Today's subject is a pretty common G-Shock. It's the DW-6630B-9, released November 1994. It was one of the first G-Shock models released in Germany*. It seems it was an instand success. Even now you can find them easily on eBay Germany for an apple and an egg.
I think I have three of them and I probably haven't paid more than €20,- for each of them.
Besides this yellow version, also a purple version was available in Europe. That version is not really rare, but it's not often found for sale anymore. No wonder if you realize it's a 15 year old digital watch. I think the purple version is also pretty cool.
In fact yellow is a color used often by Casio G-Shock. I once learned from an interview with a G-Shock designer that the deep yellow color is called "Positive Yellow".
A visit to the wikipedia page for yellow learns there are a lot of very positive associations with this color. Amazingly, since yellow only covers a small band in the electromagnetic wave spectrum: 570 - 580 nm.
Commonly associations with yellow are: sunshine, warmth, summer, fun and happiness. This explains why this summer a yellow version of the basic GW-6900 and GW-M5600 were released.
In 1994 this must have been a very cool watch. Digital watches were around that time normally square and much smaller, while this model is pretty big. The bright yellow color and the face protector must have added a lot to the "Cool Factor".
As you can see my watch has some battle scars, though for a 14 year old watch I think it still looks great. If you have also a "bull bar" with pieces of paint chipped off, you can easily repaint them with enamel or spray paint. Also you can choose to remove the paint with sand paper for a metal look (works better on other, darker, colors I think).
Around the display there is a mirror ring. Besides some functions of the buttons (as far not present on the bezel) it shows the text FOXFIRE. For overseas models normally the term ILLUMINATOR is used. These terms are used to inform they have an EL-backlight.
Also the text WATER 20 BAR RESIST is printed above the display. Usually 20 BAR is only used for the Japanese domestic models, while overseas models show 200M. These two texts suggests that this model was originally targeted for the dominestic market only.
It's generally assumed that the term FOXFIRE comes from the movie Firefox (1982). A ultra modern jet fighter called Firefox (MIG-31) plays the center role. When the cockpit is opened, all instruments light up brightly (I actually haven't seen the movie yet).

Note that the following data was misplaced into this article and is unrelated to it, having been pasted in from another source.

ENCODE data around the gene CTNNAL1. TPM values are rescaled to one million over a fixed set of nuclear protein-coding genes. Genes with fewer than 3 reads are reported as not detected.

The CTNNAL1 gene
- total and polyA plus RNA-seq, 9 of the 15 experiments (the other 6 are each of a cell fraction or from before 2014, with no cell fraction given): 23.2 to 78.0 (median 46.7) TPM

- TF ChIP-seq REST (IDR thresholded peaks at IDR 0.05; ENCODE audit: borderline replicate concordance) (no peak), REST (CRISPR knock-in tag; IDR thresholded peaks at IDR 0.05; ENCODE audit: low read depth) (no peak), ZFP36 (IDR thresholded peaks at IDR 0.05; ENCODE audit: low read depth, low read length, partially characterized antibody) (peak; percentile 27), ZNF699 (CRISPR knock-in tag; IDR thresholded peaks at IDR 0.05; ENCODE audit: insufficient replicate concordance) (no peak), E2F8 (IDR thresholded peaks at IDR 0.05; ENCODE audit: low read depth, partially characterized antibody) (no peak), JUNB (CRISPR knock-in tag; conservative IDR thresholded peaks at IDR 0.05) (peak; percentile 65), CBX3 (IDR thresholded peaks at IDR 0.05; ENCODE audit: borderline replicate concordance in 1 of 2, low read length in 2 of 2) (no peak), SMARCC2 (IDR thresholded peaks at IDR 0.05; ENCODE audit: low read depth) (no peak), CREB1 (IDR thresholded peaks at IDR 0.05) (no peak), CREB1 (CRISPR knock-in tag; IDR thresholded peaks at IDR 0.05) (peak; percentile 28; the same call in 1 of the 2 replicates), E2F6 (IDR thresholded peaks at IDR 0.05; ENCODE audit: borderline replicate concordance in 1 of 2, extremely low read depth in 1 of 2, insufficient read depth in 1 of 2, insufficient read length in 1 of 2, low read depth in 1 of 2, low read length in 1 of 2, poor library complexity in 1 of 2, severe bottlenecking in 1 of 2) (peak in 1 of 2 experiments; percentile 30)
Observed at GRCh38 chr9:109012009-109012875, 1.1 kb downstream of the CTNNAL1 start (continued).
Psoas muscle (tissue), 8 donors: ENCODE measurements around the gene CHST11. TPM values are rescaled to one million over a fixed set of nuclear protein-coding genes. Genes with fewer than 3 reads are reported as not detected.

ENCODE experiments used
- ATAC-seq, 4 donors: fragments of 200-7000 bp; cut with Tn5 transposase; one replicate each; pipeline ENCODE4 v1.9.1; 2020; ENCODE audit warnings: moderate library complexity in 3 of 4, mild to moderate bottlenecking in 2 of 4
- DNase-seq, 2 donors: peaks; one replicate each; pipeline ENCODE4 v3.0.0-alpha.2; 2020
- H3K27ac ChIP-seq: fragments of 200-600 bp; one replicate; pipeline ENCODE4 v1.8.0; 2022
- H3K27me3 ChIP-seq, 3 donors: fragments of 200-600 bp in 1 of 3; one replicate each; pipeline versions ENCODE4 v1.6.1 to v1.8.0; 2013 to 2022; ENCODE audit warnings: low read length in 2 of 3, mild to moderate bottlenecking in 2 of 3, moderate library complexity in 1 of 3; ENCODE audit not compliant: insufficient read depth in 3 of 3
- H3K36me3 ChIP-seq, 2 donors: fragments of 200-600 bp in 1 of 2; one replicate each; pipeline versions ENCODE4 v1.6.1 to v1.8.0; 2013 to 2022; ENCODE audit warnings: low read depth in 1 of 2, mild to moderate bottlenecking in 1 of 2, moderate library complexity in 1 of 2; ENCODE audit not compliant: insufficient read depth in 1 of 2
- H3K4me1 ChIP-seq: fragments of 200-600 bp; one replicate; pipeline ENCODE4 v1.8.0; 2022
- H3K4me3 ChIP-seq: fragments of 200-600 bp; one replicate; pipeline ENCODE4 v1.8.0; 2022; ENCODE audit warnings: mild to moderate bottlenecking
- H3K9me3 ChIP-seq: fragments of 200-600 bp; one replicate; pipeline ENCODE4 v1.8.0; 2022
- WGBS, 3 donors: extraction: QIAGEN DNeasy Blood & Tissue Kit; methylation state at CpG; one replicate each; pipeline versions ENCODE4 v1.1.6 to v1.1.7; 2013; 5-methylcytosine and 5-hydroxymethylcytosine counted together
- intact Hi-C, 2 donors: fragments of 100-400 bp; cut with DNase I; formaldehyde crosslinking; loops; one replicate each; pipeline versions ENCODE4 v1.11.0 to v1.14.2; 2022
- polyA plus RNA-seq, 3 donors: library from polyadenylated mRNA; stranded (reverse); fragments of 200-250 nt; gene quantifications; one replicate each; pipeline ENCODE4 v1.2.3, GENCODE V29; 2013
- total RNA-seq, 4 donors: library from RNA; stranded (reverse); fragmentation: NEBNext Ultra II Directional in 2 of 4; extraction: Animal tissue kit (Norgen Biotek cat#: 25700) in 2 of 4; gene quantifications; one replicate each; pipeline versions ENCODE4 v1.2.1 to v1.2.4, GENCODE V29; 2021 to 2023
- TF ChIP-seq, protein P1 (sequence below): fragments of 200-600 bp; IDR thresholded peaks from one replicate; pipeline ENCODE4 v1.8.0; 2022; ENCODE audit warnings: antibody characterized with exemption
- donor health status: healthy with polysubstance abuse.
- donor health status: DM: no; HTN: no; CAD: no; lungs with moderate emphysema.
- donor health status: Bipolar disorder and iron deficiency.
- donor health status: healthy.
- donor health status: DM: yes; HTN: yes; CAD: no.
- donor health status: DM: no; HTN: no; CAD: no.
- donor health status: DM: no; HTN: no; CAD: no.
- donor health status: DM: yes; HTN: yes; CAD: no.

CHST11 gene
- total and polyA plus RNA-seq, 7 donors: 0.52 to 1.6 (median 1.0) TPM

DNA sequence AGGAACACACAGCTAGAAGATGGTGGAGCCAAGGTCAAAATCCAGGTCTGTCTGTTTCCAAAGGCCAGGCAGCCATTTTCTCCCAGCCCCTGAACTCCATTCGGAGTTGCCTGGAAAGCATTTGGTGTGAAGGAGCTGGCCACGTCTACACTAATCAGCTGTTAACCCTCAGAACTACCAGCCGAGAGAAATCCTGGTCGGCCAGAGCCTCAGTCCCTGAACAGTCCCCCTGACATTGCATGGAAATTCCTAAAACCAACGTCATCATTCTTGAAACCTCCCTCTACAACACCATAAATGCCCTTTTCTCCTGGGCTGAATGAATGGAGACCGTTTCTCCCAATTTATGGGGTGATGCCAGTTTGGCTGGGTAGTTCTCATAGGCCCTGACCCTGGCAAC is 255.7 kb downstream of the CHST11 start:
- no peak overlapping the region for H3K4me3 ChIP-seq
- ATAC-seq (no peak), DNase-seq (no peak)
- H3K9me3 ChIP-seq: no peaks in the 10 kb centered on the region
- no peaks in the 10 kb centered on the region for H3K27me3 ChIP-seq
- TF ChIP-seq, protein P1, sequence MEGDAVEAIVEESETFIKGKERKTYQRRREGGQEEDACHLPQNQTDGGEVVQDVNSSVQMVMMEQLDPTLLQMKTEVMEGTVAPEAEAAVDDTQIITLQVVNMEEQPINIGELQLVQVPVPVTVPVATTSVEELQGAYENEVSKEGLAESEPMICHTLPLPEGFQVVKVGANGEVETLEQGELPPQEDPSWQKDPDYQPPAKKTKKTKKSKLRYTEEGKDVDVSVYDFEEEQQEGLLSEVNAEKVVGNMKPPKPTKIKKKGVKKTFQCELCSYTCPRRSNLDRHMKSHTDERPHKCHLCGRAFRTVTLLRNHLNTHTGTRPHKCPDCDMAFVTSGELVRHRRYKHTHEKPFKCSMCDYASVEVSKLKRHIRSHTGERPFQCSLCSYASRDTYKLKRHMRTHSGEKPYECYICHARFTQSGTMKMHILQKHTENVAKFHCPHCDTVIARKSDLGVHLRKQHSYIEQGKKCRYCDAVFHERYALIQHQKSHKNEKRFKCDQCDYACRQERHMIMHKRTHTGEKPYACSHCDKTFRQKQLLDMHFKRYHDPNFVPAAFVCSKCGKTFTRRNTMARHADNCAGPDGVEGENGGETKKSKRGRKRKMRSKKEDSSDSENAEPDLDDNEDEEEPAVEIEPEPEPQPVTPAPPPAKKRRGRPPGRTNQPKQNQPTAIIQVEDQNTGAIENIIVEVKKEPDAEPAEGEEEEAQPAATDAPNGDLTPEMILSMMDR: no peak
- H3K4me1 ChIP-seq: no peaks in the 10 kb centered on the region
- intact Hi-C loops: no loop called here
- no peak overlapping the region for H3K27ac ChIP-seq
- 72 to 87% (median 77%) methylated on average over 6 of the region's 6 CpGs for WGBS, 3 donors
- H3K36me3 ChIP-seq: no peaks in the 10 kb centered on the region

The display of the 1199 module is not separated in sub-dials or eyes. Still you can divide the display into 3 parts.
The upper part shows day and date or the mode you are in. Also it shows time in Alarm and Countdown Mode.
The middle part shows animated time passing. A bit strange is they use the six blocks above for evey 5 seconds and it starts over every 30 seconds. The 5 triangles count away the seconds.
The lower part shows time or the important times in other modes. A pity that there is only one pitch alarm tone. Most G-Shocks give a different beep if the Timekeeping Mode is selected.
I discovered a funny surprise when setting the time correctly. Pretty unusual for basic G-Shocks, when setting times you can also use the upper right button to decrease the value. Pretty handy, since this module tends to be a bit fast and I haven't worn this watch for a long time.
The Countdown function can set maximal to only 60 minutes. If the time is set to 0'00" the countdown timer won't start, so effectively it's a 59'59" timer.
The Stopwatch function is quite luxurious equipped. You can use it as a normal stopwatch, but you can use a 5 seconds countdown. Pretty unique is that you can set a target time. 5 seconds before you pass the set target time, the alarm sounds for 5 seconds.
As I wrote before, the DW-6630B was one of the first G-Shocks with an EL-backlight. Already Casio used this model to show a cool figure when the ribbed black EL button is pushed. In the background a big yellow G appears. The use of a yellow backlight figure is pretty rare. Usually red or dark blue is used.
* According to Joakim Ågren G-Shocks were at least available from 1992 in Sweden. The introduction of G-Shock in Germany in 1994 seems not to comply for whole Western Europe.